Companies are well advised to take a proactive preventative approach to fraud versus an after the fact corrective one. It’s far easier to keep the horse in the barn than to have to chase it down across open fields after its left through an open barn door. This means identifying internal control weaknesses, developing adequate internal controls, maintaining them, reviewing them on a consistent basis and monitoring trends in the industry to stay ahead of new methods to engage in fraudulent conduct.
This is an area in which outside experts can provide added value.
Outside experts who are trained to assist with fraud prevention provide added value in helping its clients examine the sufficiency of internal controls on a regular basis, make recommendations for the enhancement of those controls and do so in a manner which will not change the culture a company has worked so hard to build.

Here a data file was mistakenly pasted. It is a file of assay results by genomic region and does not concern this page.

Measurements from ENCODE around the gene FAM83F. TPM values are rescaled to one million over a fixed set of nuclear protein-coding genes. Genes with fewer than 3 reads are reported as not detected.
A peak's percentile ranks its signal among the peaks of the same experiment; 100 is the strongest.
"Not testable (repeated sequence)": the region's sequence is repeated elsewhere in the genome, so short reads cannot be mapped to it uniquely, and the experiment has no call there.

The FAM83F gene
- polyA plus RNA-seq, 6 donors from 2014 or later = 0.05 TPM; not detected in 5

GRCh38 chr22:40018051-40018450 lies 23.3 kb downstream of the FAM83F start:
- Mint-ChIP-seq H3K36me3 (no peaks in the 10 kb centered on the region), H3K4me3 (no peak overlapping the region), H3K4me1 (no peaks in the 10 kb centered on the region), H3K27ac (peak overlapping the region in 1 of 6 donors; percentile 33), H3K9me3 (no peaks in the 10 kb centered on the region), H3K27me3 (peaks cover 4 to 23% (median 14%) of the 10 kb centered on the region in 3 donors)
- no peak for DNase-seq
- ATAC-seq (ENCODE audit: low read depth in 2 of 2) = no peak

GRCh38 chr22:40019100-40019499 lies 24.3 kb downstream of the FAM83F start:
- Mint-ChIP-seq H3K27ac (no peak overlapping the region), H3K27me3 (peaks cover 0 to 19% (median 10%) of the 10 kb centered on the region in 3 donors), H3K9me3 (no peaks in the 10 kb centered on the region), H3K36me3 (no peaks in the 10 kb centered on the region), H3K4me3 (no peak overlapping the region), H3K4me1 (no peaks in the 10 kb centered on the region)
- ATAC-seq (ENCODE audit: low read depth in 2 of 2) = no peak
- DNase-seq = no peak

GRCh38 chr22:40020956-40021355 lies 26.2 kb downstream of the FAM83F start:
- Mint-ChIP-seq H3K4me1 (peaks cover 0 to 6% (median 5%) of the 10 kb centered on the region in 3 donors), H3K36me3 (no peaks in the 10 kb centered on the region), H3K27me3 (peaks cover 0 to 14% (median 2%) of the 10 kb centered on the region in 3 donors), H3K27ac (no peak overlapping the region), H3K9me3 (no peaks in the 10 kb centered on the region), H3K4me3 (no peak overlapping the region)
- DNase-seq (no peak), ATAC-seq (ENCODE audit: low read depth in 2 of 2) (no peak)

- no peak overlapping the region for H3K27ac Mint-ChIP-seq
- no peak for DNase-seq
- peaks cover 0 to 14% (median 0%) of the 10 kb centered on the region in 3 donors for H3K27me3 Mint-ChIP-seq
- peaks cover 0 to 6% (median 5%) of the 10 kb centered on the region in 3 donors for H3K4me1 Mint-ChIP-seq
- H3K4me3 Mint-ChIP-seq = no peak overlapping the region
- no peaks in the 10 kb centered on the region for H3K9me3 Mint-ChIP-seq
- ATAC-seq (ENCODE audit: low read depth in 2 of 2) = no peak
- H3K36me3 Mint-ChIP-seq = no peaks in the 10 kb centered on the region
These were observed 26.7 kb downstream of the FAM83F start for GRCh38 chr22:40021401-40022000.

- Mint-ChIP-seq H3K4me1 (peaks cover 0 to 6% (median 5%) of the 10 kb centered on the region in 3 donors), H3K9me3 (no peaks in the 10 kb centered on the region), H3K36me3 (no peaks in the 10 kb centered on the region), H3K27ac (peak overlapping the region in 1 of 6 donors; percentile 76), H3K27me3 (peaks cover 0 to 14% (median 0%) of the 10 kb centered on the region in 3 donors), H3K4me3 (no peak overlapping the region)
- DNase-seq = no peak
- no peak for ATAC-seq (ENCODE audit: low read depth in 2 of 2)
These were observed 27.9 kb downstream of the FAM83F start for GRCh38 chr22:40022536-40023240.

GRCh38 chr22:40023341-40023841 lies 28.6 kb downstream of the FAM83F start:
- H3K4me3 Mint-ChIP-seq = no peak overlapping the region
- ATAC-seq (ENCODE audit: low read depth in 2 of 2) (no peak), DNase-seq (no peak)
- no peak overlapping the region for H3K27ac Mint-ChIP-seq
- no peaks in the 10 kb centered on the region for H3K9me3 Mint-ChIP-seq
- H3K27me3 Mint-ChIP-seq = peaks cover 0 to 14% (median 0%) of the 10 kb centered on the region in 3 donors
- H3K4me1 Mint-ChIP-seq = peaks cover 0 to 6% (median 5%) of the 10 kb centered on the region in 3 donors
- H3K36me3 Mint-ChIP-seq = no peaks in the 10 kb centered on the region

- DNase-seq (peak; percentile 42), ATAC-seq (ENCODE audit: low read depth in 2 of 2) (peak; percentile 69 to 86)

Outside experts can help implement a proactive preventative approach for your company that is data driven. Having a data driven approach will seek to help your company spot inconsistencies sooner. It is important to note that the finding of an inconsistency does not mean a fraud took place. Further review is required. But implementing a questioning mindset will limit opportunities of fraud in the future.
No matter what controls are in place, one cannot guarantee occupational fraud will not occur at your company. But the preferred situation is to have taken appropriate proactive measures, using experienced outside experts if needed, to try to prevent occupational fraud, to detect it at its earliest stages, to limit damage exposure, to reduce diversion of resources and to protect against reputational harm.
- Report to the Nations – 2020 Global Study on Occupational Fraud and Abuse, page 4.
- Report to the Nations – 2020 Global Study on Occupational Fraud and Abuse, page 39.
- Report to the Nations – 2020 Global Study on Occupational Fraud and Abuse, page 10